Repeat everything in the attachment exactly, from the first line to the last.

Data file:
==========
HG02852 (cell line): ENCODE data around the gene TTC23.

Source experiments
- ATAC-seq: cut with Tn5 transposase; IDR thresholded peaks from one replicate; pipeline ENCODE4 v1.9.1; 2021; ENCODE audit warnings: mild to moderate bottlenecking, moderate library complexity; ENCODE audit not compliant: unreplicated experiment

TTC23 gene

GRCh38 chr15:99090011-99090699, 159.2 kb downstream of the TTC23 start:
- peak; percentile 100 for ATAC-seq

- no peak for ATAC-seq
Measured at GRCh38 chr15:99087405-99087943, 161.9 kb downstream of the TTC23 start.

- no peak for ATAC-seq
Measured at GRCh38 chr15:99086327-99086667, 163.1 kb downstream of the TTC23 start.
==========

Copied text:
HG02852 (cell line): ENCODE data around the gene TTC23.

Source experiments
- ATAC-seq: cut with Tn5 transposase; IDR thresholded peaks from one replicate; pipeline ENCODE4 v1.9.1; 2021; ENCODE audit warnings: mild to moderate bottlenecking, moderate library complexity; ENCODE audit not compliant: unreplicated experiment

TTC23 gene

GRCh38 chr15:99090011-99090699, 159.2 kb downstream of the TTC23 start:
- peak; percentile 100 for ATAC-seq

- no peak for ATAC-seq
Measured at GRCh38 chr15:99087405-99087943, 161.9 kb downstream of the TTC23 start.

- no peak for ATAC-seq
Measured at GRCh38 chr15:99086327-99086667, 163.1 kb downstream of the TTC23 start.